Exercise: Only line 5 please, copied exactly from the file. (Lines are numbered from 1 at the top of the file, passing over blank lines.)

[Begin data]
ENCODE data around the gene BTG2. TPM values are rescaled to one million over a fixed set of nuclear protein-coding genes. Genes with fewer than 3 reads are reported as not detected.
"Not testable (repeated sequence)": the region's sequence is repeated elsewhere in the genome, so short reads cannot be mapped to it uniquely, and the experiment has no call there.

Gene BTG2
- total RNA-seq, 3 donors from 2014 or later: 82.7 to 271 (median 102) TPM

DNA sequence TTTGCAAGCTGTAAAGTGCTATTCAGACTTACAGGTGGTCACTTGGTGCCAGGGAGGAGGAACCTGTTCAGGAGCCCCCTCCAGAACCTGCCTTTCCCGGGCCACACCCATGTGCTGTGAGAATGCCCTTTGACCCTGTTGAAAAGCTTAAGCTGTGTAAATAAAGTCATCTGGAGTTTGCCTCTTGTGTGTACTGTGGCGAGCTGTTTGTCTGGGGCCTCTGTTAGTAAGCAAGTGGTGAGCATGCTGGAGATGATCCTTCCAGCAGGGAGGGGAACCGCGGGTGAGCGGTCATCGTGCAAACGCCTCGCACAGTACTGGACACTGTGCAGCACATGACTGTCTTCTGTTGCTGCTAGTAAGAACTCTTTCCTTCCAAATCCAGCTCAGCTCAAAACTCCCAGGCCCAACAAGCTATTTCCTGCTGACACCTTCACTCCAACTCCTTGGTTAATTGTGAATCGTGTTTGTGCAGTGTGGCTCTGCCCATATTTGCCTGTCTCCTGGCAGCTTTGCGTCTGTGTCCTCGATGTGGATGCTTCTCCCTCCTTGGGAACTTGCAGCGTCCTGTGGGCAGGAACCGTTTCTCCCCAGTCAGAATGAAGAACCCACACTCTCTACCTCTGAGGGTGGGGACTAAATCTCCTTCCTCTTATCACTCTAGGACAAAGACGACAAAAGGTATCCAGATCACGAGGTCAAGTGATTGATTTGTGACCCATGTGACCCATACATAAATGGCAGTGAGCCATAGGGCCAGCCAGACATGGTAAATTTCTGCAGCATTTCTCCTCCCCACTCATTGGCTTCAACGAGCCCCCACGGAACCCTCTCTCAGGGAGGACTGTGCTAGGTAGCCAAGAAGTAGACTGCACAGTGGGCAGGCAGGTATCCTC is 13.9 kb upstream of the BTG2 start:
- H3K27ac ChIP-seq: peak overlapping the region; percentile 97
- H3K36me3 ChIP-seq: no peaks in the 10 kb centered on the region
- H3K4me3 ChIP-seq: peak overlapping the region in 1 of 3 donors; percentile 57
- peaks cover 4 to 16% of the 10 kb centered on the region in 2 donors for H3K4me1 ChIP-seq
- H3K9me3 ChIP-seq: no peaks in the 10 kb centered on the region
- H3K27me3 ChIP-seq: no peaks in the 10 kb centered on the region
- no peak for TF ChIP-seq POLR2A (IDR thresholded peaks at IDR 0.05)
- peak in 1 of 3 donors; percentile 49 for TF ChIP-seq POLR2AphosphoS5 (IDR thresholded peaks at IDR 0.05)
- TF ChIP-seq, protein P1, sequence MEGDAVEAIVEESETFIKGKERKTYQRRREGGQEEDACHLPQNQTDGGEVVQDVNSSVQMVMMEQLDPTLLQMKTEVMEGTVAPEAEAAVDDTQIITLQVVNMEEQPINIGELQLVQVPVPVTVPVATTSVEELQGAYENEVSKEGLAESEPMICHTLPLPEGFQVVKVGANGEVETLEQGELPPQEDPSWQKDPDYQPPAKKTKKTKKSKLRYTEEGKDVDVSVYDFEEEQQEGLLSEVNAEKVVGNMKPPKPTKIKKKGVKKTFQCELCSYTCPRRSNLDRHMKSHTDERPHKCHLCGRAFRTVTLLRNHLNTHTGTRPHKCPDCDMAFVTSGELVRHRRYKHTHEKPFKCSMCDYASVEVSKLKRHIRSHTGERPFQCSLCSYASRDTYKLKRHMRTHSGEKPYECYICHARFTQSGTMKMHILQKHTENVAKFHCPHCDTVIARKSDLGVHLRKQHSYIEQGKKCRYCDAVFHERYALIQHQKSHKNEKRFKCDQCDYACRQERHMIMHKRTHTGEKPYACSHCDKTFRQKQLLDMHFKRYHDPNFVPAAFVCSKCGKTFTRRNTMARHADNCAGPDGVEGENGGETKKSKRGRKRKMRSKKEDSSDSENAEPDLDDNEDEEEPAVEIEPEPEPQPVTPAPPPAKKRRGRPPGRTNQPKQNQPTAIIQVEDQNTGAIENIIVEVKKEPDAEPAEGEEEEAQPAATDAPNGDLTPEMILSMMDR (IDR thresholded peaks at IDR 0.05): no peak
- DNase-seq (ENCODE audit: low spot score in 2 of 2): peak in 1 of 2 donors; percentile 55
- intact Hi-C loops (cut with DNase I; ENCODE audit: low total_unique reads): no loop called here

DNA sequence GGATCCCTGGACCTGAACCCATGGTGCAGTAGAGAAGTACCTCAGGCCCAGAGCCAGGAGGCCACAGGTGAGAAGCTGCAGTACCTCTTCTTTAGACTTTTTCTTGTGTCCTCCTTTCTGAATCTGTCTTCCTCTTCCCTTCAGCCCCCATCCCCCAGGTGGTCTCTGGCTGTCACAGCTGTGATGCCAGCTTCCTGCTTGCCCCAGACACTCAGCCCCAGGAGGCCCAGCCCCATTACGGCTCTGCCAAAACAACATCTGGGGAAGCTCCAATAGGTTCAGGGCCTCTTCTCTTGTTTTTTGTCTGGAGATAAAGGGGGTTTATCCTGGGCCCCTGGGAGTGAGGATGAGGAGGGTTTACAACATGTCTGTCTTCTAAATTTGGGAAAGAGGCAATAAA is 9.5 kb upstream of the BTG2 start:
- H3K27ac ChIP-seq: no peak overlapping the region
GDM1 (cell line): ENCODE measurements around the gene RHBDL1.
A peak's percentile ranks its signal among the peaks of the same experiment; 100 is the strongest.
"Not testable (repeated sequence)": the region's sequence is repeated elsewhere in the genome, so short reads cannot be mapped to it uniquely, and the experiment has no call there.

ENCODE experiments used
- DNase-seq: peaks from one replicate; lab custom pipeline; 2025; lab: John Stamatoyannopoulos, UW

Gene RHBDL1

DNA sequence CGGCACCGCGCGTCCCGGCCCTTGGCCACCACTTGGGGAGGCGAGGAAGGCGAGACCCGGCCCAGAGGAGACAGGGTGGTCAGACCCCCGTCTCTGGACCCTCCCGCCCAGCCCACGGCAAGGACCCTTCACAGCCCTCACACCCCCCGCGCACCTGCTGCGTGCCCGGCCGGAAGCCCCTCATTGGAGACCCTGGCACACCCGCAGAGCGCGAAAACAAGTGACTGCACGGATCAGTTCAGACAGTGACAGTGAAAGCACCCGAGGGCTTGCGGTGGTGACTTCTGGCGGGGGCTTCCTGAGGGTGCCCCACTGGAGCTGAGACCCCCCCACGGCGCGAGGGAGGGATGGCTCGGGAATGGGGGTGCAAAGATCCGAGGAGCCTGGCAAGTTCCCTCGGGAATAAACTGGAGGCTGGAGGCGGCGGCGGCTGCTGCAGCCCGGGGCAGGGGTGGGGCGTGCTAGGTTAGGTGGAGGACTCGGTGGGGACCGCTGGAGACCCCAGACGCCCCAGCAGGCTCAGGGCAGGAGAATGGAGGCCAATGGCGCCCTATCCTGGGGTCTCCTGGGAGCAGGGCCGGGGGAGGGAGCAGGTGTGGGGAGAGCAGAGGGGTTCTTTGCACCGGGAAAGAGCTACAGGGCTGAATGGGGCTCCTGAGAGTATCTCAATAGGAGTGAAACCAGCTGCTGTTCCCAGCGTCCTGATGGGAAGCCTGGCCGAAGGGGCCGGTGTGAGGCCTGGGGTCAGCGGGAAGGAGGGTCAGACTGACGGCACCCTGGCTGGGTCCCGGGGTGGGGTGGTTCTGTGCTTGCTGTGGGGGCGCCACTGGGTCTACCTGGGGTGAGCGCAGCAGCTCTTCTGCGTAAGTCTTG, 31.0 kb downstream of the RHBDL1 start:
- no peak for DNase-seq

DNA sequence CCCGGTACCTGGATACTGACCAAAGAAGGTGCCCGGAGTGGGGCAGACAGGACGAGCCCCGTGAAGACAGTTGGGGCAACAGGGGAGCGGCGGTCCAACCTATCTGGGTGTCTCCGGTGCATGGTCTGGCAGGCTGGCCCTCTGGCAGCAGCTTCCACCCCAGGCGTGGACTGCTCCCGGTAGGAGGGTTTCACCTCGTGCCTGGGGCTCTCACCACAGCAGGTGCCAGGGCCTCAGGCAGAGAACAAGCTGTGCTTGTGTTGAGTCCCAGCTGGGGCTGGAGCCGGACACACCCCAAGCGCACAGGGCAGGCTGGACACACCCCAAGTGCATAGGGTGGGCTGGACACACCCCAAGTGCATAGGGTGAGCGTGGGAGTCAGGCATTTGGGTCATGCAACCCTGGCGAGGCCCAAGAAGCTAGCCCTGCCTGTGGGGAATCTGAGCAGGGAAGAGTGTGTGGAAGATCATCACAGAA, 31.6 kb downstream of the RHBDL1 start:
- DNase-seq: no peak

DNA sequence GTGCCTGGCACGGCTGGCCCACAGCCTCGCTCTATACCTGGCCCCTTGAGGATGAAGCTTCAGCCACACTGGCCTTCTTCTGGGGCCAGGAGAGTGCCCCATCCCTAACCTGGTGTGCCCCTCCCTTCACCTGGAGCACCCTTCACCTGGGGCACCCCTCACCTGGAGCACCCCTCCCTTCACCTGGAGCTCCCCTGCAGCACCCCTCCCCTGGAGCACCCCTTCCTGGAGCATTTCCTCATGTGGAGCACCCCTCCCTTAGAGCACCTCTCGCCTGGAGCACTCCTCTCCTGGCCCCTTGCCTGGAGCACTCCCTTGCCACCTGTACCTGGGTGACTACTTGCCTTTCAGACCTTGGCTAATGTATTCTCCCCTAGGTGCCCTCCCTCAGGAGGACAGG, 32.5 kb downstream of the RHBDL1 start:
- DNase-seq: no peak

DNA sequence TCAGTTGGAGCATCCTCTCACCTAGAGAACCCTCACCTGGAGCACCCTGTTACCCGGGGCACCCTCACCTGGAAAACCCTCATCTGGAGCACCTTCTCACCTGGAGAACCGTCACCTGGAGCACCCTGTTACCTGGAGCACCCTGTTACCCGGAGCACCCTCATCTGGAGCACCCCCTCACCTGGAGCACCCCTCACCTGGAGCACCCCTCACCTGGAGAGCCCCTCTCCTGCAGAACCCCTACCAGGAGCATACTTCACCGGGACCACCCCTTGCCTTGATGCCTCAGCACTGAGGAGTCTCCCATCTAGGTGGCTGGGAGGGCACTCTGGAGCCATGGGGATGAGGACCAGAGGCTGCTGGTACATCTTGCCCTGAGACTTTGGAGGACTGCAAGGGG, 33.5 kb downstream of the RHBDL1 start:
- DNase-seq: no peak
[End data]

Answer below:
DNA sequence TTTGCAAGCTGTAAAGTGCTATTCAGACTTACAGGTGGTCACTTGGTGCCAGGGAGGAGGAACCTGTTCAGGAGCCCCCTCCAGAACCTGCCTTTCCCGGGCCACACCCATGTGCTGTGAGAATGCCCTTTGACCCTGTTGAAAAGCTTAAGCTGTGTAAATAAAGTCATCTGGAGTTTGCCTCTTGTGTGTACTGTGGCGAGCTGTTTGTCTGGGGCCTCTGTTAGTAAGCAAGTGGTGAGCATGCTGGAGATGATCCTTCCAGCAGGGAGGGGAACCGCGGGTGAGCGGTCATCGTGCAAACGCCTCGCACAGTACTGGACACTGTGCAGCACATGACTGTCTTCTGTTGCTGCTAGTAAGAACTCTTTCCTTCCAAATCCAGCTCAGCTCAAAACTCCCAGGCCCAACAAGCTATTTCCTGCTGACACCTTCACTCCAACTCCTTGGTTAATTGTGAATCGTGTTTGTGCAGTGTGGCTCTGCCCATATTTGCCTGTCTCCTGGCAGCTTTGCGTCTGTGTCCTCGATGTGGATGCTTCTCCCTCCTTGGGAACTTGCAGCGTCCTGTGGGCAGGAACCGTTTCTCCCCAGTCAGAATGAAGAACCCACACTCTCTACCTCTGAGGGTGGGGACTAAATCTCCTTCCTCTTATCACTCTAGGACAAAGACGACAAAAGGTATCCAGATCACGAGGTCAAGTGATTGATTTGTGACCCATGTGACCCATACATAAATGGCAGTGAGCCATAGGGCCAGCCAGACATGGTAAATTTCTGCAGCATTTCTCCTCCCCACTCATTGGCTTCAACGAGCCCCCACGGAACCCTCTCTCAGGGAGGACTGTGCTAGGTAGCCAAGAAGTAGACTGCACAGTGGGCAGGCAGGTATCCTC is 13.9 kb upstream of the BTG2 start: